The bare bones story of the weeks that followed include these scenes: my daughter “sleeping” (ha!) at my home Sunday night, because (I was told) there was insufficient proof to remove the staff in question from her home. Me waiting at the police station to file a report on Monday morning, and explaining to the officer in reply to his question that no, there was no possible scenario where physical restraint or coercion would be appropriate in caring for my daughter, even if she is developmentally disabled. It being safe for her to return home when the staff in question were finally suspended. The phone call where I learned that the hoped-for video confirmed the group’s presence at the restaurant on the reported date, but that the camera turned to their table was broken and there was no footage to “prove” what had happened.
What we ended with was two people’s word (two staff at the restaurant) against two others – the house staff who insisted that the whole story was a lie. Unless my daughter or her housemate could describe, themselves, what had happened that day, the case was closed
The supported living agency had conducted its own “investigation” and we met with them to hear their findings. “She didn’t want to eat her hamburger,” began the bigwig regional supervisor whom I’d never met before but who emerges in full defensive mode to run these conversations.
(“Why did they get her a hamburger??” was my younger daughter’s first question when I caught her up on what I’d learned, later that day. “Exactly,” I said.)
“Why did they get her a hamburger?” I asked the bigwig supervisor. “My daughter would never order a hamburger there.” Bigwig said there had been “miscommunication” and “misunderstanding” but “everyone meant well” and “there was no wrongdoing.”
I called bull!*@#, in so many words.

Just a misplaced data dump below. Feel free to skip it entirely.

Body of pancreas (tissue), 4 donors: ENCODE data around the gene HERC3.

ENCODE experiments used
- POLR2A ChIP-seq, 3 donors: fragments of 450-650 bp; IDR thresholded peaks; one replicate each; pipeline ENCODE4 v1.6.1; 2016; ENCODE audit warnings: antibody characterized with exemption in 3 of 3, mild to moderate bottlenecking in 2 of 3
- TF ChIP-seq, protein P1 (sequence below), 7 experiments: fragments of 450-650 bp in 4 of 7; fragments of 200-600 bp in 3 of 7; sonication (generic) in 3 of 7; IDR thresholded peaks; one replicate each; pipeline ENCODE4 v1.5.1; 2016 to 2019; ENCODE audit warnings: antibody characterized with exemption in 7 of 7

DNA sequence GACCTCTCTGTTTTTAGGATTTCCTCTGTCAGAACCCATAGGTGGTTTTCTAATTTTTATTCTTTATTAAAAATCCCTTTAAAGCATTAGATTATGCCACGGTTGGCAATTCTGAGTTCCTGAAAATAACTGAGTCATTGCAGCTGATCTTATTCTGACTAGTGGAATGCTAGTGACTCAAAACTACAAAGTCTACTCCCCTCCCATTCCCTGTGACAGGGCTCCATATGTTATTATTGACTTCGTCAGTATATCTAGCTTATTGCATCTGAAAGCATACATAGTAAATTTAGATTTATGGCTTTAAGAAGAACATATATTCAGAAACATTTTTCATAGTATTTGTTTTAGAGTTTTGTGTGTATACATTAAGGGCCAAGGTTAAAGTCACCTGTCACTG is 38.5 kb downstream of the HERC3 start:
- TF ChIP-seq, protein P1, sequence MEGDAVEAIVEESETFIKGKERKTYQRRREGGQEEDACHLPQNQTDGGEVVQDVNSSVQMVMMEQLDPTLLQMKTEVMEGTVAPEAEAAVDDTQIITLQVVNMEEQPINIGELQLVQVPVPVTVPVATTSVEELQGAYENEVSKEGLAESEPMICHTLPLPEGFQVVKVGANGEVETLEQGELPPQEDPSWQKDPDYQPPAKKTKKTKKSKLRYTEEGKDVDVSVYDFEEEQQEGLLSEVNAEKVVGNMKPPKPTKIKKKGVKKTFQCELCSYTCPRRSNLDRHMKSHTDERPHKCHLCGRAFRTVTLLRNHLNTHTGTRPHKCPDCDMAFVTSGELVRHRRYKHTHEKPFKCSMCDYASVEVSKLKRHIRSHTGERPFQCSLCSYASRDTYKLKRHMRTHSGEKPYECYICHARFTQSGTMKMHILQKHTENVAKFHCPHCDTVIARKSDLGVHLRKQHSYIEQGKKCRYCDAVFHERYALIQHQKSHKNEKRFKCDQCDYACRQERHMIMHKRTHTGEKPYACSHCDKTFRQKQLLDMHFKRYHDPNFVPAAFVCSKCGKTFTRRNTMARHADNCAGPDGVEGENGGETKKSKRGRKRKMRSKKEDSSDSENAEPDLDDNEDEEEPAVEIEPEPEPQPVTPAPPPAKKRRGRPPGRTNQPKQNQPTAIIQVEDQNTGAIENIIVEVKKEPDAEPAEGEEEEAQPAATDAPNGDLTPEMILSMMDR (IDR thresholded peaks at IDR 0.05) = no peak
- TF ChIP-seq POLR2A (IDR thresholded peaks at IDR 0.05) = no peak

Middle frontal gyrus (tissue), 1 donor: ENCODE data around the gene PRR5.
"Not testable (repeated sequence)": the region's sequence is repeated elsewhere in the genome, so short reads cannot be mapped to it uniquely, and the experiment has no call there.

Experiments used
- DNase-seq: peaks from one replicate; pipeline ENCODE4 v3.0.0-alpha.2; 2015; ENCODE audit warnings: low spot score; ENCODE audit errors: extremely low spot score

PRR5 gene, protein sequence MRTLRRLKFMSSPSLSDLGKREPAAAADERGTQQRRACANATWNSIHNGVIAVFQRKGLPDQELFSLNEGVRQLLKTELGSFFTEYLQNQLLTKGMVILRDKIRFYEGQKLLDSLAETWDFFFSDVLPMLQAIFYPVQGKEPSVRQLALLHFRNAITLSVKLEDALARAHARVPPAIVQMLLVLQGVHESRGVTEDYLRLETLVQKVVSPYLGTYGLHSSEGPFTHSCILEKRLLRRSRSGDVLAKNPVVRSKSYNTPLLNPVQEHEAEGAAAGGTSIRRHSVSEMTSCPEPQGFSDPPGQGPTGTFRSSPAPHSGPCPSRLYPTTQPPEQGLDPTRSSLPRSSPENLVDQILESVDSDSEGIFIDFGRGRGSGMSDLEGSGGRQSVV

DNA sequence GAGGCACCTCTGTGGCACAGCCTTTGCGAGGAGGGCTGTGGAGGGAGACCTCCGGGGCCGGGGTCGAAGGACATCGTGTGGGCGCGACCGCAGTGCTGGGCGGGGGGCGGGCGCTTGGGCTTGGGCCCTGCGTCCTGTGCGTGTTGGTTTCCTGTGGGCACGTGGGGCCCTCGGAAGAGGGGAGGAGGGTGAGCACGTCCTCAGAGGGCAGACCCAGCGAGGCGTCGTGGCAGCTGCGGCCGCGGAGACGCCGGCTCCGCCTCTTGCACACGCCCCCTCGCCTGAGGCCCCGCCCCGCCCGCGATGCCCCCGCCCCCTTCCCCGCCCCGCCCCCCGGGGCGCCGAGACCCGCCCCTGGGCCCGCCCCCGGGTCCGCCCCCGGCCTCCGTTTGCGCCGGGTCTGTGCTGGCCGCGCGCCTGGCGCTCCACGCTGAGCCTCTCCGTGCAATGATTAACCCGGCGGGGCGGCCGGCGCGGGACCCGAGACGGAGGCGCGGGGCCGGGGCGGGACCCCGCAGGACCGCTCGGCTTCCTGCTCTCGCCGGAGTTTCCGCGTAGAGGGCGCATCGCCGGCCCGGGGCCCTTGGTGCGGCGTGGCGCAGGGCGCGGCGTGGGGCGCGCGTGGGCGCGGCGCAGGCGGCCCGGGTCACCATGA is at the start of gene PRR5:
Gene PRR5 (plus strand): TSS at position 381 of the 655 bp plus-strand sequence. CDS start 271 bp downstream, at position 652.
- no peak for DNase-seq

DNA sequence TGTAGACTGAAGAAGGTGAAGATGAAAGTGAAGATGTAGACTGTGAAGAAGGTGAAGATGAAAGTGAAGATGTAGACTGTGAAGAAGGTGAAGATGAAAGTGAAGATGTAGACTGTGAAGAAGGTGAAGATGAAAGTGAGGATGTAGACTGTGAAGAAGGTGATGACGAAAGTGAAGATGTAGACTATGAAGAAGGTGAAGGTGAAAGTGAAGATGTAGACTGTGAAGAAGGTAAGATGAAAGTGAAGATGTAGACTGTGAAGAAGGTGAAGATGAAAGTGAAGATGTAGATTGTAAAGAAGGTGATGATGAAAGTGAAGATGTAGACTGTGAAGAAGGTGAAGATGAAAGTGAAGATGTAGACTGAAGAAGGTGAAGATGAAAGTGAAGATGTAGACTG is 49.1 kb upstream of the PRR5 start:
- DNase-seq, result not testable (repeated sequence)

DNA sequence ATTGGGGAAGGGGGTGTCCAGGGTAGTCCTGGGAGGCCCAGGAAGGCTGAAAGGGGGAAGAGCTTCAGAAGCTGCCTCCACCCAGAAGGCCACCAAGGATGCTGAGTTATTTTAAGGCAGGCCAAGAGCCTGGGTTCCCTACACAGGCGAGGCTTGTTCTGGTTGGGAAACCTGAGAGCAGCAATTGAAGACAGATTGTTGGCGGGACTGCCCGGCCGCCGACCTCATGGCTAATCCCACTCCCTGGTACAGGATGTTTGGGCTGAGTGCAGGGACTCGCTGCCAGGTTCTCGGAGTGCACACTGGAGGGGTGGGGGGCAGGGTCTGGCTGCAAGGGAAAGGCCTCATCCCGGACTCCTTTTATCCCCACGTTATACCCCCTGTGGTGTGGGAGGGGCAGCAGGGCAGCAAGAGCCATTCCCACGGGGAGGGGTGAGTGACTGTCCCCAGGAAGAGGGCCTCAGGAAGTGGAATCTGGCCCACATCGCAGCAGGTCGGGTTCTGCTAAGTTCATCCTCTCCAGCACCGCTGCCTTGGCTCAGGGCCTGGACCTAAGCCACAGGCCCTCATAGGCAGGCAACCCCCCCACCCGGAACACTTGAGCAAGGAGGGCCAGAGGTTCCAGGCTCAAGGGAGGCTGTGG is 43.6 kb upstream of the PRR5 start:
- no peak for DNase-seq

Here’s what I know. I know that if staff ordered a hamburger for my daughter, it means they hadn’t asked her what she wanted or given her the chance to say for herself what her choice would be. If ANY opportunity had been offered her, she would have typed “cheese grilled sandwich french fries” which is clear communication to anyone with even basic English, and difficult I believe to misunderstand.
I also know that she would have been agitated and unhappy about this. Not only does she not even LIKE hamburgers – but also, she has autism. People with autism don’t like changes to their routines. Not having a grilled cheese sandwich is a big deal change to that restaurant’s routine. My girl was entitled to be unhappy about all this, and to show it.
I don’t know – strictly speaking – whether staff pushed her around and hit her up the side of the head. But I don’t need to know that to know that she was abused that day.
And I don’t know when our society will learn to understand this – that people who have more difficulty communicating their needs have the same rights as anyone to having those needs heard and understood and met.
For my daughter, having a hamburger handed to her that day was just a different version of a slap up the side of her head.
The bigwig supervisor certainly doesn’t see things this way. She has stuck fast to her “misunderstanding” story and added for good measure, “staff in our homes across the state face accusations on a weekly basis, that are almost always unfounded.” Her definition of “unfounded” clearly doesn’t match mine – nor very likely that of the clients or families who bring the other accusations she brushes off so dismissively.
This “miscommunication” versus “mistreatment” description is not just a question of semantics, though I think that’s what the residential agency wanted to imply. I need those caring for my daughter to understand that without appropriate communication, they are not providing her with adequate care. I need them to acknowledge this and be accountable to it. This is something I will watch carefully for in the future, as she continues to rely on others to meet many of her most fundamental needs.